In these straitened times, perhaps you might like the idea of a dram of Tomintoul but find the cost a little prohibitive. Then take the advice of the locals who dwell at the eponymous village, the highest in the Highlands. In that pure, still air, they say, the 2% lost to the angels’ share hovers above the warehouses, lending a rich sweetness to the atmosphere.
But most of the 3.3 million litres produced annually does make it into bottles, and none larger than the Guinness World Record holder. Standing 1.5 metres tall, it holds 105.3 litres of 14-year-old Tomintoul, 150 standard bottles. The brainchild of two local businessmen who wanted to promote tourism to the area, the bottle was filled by members of the distillery team in 2009, and after going out on tour, the bottle is now back home, a big draw with distillery visitors.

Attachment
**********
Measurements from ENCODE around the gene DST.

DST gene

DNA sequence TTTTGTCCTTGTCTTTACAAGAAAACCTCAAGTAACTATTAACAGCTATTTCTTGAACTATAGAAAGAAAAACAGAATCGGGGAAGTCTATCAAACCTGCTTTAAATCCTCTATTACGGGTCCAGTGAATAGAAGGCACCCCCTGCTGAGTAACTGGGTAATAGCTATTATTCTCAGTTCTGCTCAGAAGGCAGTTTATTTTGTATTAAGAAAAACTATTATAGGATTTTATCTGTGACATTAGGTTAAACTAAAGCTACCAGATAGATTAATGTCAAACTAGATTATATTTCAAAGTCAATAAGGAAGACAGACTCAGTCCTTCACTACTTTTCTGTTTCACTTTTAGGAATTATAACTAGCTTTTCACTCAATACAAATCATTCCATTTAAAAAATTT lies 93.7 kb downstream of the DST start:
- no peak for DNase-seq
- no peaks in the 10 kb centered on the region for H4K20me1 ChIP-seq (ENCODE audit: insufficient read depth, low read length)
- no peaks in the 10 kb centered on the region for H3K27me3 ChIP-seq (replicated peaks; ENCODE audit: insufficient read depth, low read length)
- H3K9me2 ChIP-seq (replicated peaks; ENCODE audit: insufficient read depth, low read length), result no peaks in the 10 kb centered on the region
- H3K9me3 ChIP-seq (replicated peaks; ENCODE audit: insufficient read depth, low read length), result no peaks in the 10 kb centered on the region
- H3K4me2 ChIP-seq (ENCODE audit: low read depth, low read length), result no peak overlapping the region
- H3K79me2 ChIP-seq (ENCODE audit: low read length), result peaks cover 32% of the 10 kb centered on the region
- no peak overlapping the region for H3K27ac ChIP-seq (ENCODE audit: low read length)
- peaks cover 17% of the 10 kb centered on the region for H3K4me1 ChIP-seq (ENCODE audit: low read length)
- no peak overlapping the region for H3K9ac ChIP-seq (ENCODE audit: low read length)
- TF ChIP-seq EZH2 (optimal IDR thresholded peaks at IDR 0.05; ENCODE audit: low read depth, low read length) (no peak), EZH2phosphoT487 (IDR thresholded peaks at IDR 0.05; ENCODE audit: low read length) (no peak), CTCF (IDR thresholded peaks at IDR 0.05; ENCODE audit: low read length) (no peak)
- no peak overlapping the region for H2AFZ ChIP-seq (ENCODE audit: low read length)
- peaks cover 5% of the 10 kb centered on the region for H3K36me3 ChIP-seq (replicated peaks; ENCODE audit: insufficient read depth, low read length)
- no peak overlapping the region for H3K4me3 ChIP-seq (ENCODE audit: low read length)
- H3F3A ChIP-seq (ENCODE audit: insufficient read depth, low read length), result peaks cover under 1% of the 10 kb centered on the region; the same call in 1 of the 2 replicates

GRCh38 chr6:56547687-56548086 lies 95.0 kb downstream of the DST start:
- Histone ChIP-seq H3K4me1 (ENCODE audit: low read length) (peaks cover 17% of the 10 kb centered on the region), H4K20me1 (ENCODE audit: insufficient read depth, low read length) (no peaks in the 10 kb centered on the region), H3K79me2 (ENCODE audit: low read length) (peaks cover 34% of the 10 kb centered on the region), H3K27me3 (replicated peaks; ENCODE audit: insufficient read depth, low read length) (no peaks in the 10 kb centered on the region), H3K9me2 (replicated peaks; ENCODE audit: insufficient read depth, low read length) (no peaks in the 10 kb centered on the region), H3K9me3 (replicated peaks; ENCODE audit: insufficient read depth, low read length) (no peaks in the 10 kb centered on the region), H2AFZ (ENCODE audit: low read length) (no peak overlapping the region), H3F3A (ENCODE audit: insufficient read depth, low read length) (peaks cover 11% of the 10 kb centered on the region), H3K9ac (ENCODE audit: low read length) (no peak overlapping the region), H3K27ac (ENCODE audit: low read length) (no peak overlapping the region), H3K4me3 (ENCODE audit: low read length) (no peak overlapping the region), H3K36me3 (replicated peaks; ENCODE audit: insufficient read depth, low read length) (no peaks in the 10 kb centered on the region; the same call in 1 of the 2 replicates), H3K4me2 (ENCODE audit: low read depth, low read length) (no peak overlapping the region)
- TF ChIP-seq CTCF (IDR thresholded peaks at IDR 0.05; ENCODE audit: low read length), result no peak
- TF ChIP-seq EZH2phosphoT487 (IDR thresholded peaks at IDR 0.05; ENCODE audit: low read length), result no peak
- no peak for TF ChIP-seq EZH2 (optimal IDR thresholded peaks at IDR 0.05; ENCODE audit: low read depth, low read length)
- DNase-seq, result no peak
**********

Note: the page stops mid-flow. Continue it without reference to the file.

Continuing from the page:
The distillery is a relatively modern one – created in 1964 by Glasgow whisky traders Hey & Macleod and W & S Strong. They spent a year searching for the purest water source. After having chanced upon the Ballantruan Spring on the Glenlivet Estate, that became the location. Also a product of the Estate is Distillery Manager Robert Fleming, a 4th generation distiller who fairly recently celebrated 30 years in the role.
A gold watch? Lavish office party? None of it, Tomintoul marked the occasion by releasing a 30-year-old First Edition.
Peat is found only in the small-batch Peaty Tang offering produced twice a year. Bourbon plays a significant part in maturation of the brand, while the 12-year-old is further retained for up to three years in European oak casks from Spain, which formerly held sherry.